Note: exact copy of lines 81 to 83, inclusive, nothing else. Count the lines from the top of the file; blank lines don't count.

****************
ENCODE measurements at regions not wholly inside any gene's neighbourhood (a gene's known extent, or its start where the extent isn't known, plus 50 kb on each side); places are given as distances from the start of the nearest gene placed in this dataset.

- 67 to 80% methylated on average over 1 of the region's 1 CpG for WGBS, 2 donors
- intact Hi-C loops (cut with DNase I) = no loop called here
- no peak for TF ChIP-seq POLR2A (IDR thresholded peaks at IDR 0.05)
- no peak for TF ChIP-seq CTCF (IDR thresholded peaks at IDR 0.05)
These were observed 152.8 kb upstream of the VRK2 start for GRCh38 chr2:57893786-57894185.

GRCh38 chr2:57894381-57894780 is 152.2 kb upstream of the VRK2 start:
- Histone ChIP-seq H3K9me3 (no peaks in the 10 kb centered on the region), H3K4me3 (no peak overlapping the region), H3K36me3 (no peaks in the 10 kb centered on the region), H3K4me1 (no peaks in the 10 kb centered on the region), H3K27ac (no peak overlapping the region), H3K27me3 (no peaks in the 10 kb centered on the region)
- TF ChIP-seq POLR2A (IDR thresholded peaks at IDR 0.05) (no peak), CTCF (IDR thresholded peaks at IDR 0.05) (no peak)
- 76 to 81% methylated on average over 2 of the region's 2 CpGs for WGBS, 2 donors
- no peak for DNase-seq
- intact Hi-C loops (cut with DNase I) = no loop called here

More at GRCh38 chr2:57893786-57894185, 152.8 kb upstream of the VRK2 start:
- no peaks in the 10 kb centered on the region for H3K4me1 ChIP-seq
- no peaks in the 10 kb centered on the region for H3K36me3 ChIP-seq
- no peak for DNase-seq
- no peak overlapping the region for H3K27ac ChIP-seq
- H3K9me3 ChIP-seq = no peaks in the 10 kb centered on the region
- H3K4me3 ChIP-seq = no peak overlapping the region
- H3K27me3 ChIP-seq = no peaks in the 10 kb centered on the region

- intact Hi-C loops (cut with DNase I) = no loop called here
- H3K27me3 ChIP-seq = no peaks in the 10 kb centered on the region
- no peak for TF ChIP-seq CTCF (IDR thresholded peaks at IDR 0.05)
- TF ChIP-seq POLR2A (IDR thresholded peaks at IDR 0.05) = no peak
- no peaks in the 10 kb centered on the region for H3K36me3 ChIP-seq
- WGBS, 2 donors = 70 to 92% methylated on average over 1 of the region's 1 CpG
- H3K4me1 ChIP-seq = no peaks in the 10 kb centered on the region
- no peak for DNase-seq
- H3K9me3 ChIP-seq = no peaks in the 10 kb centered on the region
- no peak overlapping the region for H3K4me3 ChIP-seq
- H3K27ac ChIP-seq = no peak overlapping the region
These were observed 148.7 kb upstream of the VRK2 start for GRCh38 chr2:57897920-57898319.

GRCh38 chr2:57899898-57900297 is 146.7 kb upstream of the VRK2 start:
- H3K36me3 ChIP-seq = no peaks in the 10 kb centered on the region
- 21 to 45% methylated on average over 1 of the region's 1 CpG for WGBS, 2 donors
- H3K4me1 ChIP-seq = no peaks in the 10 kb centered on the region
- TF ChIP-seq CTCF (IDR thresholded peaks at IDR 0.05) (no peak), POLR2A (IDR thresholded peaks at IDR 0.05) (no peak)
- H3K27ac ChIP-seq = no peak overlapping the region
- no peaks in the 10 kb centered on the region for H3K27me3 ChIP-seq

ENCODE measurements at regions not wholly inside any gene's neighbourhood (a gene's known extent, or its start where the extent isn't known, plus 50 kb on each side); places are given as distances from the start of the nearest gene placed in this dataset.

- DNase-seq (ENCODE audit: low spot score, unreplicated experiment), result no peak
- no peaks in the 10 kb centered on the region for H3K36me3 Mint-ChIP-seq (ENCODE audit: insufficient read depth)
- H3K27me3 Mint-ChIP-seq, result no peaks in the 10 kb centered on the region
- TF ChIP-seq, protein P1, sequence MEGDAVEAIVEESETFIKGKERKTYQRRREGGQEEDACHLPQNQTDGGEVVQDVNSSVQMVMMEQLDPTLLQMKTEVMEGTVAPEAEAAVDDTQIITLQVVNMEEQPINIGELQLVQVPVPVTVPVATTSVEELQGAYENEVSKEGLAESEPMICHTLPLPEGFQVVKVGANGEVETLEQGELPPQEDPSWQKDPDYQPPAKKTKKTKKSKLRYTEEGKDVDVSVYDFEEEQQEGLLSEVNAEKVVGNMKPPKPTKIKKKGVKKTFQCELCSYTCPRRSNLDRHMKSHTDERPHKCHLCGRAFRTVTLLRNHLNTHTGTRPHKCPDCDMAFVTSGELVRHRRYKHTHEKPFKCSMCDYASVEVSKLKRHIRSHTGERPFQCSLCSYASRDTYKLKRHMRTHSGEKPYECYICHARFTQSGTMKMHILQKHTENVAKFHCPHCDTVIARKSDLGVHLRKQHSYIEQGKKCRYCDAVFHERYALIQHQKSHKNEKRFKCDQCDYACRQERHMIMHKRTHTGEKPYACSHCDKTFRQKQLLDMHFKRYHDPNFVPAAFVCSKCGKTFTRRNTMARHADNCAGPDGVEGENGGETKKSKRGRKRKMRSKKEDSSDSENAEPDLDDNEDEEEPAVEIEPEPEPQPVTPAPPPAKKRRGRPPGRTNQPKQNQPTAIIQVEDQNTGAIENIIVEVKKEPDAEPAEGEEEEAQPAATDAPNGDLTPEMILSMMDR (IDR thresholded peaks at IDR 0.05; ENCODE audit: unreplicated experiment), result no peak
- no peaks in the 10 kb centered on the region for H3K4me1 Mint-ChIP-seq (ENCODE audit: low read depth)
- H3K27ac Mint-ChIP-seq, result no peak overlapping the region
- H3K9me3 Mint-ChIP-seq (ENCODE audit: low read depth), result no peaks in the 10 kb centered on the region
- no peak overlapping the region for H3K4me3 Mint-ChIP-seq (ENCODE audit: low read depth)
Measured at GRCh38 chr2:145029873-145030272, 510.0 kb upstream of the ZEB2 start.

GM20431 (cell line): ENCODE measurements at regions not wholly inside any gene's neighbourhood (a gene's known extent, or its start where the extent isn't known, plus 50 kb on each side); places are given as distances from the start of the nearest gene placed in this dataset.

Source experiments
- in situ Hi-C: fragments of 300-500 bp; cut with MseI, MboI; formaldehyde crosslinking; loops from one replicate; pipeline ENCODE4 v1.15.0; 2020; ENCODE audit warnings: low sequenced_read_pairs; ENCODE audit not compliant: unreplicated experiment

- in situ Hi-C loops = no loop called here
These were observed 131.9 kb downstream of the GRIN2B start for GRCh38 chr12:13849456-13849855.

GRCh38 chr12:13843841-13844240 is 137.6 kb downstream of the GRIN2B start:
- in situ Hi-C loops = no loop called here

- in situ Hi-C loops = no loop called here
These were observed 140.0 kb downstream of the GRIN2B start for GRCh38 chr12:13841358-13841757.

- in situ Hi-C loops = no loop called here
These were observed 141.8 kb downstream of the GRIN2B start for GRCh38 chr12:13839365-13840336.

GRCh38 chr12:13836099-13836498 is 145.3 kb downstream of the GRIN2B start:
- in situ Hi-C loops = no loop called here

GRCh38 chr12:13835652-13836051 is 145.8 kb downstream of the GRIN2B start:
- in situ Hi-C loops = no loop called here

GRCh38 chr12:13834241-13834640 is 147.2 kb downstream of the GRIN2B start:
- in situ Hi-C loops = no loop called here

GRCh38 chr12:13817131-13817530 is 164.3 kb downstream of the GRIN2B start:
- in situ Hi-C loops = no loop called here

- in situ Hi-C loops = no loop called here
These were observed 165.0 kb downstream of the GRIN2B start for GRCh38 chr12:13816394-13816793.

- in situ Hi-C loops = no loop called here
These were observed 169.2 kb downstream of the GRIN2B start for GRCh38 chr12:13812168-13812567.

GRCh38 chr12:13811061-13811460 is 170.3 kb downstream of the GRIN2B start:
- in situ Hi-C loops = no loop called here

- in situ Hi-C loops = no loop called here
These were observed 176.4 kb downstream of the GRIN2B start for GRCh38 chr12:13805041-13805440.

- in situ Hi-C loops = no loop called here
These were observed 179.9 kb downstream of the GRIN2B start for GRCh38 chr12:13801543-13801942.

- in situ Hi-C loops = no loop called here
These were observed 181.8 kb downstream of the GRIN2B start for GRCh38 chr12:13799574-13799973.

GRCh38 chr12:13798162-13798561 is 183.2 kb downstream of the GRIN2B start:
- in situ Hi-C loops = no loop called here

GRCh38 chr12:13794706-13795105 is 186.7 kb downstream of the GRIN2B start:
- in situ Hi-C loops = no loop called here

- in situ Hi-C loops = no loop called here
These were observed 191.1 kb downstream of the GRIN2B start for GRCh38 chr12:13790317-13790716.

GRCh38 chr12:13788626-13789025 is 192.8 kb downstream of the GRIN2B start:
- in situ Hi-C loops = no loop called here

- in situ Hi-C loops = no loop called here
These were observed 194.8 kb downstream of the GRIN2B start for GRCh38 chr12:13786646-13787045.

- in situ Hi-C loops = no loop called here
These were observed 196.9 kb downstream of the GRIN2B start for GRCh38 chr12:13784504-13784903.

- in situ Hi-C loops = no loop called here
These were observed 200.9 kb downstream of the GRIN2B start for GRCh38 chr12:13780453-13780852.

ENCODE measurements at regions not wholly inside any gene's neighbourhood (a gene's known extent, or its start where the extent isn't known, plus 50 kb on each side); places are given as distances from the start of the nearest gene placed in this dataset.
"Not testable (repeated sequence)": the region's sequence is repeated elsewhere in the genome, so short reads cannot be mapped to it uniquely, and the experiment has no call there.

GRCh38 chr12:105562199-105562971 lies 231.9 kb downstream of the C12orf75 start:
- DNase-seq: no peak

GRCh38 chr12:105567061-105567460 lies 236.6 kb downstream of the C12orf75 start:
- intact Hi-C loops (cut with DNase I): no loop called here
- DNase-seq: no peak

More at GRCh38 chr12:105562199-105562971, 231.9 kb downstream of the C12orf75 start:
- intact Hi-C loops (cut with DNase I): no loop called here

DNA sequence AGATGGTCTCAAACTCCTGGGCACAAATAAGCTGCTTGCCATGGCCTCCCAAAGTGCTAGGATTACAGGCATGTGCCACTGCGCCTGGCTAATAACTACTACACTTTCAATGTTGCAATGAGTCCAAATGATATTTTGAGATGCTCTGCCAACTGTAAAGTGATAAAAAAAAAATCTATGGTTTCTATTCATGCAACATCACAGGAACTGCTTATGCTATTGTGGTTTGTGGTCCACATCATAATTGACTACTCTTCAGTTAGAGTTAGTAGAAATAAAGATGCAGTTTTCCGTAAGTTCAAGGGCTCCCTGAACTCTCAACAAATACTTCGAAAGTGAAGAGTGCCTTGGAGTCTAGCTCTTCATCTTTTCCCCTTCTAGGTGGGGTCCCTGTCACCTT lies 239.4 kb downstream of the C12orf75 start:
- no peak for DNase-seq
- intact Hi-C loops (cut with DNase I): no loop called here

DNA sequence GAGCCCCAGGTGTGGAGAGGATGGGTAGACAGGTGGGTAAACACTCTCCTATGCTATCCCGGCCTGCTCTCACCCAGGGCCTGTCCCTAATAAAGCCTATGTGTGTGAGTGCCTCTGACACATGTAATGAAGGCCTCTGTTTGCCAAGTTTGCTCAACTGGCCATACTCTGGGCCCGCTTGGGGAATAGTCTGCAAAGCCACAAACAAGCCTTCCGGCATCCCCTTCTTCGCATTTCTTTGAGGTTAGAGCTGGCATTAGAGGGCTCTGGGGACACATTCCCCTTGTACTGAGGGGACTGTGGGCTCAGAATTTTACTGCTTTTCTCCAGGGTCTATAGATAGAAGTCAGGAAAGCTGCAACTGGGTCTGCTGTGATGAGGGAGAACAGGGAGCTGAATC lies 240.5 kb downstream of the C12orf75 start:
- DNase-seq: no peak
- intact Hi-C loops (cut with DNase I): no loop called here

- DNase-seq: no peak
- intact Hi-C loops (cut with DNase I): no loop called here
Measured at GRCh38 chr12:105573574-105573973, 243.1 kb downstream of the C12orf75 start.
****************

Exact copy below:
GRCh38 chr12:13798162-13798561 is 183.2 kb downstream of the GRIN2B start:
- in situ Hi-C loops = no loop called here

GRCh38 chr12:13794706-13795105 is 186.7 kb downstream of the GRIN2B start: